I am currently working on a project that generates videos from templates (a template being a collection of JSON files and assets).

It seems natural to have a Template class that contains all the info of how this specific template is structured (e.g. which parts are personaliseable, what assets are required etc...).

The issue I have been hung up on is how to model a job. A job takes a particular Template, allows assigning values to the personaliseable fields and renders a video using these values. To me, it makes sense that a Job would be an instance of an instance of Template.

A solution I am imagining is something like this (in pseudo-Typescript):

class Template {
    // elements in groups can be subclasses of the generic TemplateField - I'd like to preserve that and their grouping in the DynamicallyCreatedTemplateClass that is generated below
    templateFields : Group<TemplateField>[];

    constructor( sourcePath : string) {
        // build shape of templateFields from a file

    // This should return a constructor for a dynamically created class that inherits from Template as well as a Job mixin but already has a concrete structure in this.templateFields
    // in general, the resulting class should resemble the Template instance this is called on (i.e. properties that have values on the instance should have the same values in every instance of the generated class)
    getInstanceClass() : () => DynamicallyCreatedTemplateClass { /* ??? */ }

const someTemplate = new Template('/path/to/some/file.json');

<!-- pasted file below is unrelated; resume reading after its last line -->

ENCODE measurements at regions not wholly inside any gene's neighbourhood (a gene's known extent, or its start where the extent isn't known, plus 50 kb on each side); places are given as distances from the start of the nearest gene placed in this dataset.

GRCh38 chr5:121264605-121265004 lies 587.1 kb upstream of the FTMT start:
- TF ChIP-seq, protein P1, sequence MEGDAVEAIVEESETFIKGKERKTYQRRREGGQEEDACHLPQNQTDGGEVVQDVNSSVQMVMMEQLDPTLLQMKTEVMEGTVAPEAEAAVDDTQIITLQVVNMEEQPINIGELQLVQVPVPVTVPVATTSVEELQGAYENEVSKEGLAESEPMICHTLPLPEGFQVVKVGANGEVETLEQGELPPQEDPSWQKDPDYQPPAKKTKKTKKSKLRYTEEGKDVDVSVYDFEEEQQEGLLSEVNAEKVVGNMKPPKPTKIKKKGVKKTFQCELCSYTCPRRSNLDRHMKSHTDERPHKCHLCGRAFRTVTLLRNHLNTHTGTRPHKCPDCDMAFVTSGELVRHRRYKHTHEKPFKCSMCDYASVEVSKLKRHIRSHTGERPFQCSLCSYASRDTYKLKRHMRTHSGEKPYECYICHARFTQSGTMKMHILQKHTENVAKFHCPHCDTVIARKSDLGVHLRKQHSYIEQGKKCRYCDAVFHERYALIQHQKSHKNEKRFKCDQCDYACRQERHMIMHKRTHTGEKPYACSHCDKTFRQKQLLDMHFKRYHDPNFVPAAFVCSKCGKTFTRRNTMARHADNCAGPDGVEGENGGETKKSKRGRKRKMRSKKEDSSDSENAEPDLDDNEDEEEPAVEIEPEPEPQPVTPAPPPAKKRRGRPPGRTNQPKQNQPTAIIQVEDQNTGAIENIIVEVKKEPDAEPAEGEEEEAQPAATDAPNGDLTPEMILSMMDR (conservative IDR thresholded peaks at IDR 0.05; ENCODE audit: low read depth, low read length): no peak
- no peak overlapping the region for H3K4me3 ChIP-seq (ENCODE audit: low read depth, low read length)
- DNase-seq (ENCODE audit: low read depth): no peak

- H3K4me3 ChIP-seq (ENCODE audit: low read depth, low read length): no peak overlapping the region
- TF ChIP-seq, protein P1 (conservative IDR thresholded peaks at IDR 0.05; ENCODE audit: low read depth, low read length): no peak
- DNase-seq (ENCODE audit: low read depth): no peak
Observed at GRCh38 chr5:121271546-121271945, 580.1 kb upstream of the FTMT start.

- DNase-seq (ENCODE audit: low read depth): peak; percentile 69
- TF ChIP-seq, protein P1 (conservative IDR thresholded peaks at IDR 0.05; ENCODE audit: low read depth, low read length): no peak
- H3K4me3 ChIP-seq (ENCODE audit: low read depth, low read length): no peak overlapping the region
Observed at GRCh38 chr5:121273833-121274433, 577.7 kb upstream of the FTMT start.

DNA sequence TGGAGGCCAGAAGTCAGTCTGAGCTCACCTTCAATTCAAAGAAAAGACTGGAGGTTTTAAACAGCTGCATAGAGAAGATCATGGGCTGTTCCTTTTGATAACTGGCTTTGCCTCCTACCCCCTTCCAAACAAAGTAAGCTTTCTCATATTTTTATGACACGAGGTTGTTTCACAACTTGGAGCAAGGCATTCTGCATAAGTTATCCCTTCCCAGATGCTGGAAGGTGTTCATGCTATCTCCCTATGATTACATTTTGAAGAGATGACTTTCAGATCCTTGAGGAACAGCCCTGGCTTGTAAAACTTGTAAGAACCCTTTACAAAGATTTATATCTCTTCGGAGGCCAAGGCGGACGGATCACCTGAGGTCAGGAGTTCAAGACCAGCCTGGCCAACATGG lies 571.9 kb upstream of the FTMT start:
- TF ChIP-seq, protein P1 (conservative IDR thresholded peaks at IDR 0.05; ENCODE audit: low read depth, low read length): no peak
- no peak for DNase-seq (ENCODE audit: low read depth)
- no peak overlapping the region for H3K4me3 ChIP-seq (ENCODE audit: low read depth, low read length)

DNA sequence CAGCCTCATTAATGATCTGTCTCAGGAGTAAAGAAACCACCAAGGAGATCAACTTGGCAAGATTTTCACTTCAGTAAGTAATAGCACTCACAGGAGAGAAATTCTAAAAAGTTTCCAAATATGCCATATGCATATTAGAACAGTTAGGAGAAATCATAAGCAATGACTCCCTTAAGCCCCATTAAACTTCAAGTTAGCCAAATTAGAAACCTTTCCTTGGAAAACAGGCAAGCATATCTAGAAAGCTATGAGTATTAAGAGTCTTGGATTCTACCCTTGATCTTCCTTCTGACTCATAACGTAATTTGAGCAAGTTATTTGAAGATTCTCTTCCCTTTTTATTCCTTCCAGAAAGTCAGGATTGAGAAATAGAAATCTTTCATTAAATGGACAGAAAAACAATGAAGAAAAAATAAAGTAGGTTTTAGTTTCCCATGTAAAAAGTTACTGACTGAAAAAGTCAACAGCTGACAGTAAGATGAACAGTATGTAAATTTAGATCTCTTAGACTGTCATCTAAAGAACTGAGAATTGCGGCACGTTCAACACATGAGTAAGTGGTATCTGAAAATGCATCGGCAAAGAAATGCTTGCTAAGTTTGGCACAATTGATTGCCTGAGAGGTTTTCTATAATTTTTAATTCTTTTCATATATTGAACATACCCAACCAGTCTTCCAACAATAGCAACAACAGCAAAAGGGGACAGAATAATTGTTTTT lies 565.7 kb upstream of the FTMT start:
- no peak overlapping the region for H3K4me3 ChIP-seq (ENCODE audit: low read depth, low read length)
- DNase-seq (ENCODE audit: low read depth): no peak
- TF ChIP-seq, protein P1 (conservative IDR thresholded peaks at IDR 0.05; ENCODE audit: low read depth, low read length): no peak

const someJob = new someTemplate.getInstanceClass();

someJob.templateFields[0].get(0).value = 'something';
    someJob.templateFields[0].get(0).type == someTemplate.templateFields[0].get(0).type &&
    typeof someTemplate.templateFields[0].get(0).value === 'undefined'

Is there a pattern to describe this relationship or am I going about this all wrong?

  • "Is there a pattern to describe a class that symbolises an instance of an instance of another class?" Inheritance.
    – radarbob
    Jul 8, 2018 at 5:04
  • @radarbob Yes, the thing I had in mind would have been to inherit from a class generated completely at runtime (derived from another class but with certain properties filled in). However this doesn't seem to be possible in TypeScript and would also be unnecessarily complicated. I added an answer describing the solution I opted for. Jul 8, 2018 at 12:09
  • I think you are overloading the word instance to mean two very different things. However, you are talking about Template is if it were a class, and a Job as if it were an object. The fact that Template is itself an instance of an object isn't relevant to helping understand the concept. Jul 9, 2018 at 18:49
  • An instance of a class is an object. What is an instance of an object?